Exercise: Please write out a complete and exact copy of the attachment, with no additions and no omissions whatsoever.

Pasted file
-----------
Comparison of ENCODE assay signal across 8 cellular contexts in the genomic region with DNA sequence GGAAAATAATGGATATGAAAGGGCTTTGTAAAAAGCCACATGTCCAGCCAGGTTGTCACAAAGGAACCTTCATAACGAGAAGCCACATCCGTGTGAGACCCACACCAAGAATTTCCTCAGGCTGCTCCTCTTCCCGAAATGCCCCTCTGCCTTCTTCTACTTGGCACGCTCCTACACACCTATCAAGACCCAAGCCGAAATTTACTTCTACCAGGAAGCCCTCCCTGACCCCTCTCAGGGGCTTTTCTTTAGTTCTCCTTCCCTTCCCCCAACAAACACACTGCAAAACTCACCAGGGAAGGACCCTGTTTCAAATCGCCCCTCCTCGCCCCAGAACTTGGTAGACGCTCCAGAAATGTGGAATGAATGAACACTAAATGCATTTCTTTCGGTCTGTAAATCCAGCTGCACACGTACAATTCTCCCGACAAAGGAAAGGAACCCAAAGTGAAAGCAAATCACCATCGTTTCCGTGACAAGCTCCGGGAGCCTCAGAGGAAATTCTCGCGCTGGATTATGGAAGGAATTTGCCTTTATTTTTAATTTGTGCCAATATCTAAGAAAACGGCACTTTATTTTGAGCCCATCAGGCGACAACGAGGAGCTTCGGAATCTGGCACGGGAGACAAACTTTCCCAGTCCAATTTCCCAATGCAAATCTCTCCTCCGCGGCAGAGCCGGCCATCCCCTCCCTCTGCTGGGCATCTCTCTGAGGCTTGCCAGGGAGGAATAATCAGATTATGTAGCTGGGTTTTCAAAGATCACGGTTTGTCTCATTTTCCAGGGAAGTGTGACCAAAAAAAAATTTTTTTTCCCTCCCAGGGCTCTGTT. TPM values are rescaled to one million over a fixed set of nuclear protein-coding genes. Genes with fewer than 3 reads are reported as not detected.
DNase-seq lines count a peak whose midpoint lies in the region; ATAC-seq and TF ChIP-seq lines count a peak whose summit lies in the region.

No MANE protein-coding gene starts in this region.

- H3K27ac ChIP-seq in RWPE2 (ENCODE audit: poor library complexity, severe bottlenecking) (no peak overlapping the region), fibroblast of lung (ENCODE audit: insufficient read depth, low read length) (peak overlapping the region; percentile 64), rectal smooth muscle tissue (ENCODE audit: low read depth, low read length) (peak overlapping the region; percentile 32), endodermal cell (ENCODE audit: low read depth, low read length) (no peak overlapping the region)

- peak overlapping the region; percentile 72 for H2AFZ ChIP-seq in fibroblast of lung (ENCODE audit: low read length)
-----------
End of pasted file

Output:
Comparison of ENCODE assay signal across 8 cellular contexts in the genomic region with DNA sequence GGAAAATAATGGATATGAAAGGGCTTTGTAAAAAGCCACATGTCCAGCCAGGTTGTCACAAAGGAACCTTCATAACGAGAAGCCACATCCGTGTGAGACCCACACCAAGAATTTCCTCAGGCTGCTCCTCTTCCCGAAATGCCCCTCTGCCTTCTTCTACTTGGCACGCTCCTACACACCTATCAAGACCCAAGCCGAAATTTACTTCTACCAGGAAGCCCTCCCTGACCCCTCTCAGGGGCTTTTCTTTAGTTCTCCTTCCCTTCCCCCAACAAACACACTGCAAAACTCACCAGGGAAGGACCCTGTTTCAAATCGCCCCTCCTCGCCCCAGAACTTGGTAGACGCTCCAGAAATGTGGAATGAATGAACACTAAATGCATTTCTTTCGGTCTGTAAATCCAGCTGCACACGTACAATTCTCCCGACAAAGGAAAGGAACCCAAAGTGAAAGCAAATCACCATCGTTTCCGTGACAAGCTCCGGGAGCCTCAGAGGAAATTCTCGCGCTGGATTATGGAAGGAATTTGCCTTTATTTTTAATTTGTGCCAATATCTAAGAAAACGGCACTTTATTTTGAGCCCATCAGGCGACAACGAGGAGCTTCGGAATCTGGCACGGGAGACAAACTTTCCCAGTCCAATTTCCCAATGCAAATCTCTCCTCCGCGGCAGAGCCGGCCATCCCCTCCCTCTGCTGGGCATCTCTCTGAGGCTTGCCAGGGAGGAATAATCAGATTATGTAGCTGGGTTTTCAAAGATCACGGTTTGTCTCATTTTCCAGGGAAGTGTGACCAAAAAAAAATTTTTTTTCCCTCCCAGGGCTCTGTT. TPM values are rescaled to one million over a fixed set of nuclear protein-coding genes. Genes with fewer than 3 reads are reported as not detected.
DNase-seq lines count a peak whose midpoint lies in the region; ATAC-seq and TF ChIP-seq lines count a peak whose summit lies in the region.

No MANE protein-coding gene starts in this region.

- H3K27ac ChIP-seq in RWPE2 (ENCODE audit: poor library complexity, severe bottlenecking) (no peak overlapping the region), fibroblast of lung (ENCODE audit: insufficient read depth, low read length) (peak overlapping the region; percentile 64), rectal smooth muscle tissue (ENCODE audit: low read depth, low read length) (peak overlapping the region; percentile 32), endodermal cell (ENCODE audit: low read depth, low read length) (no peak overlapping the region)

- peak overlapping the region; percentile 72 for H2AFZ ChIP-seq in fibroblast of lung (ENCODE audit: low read length)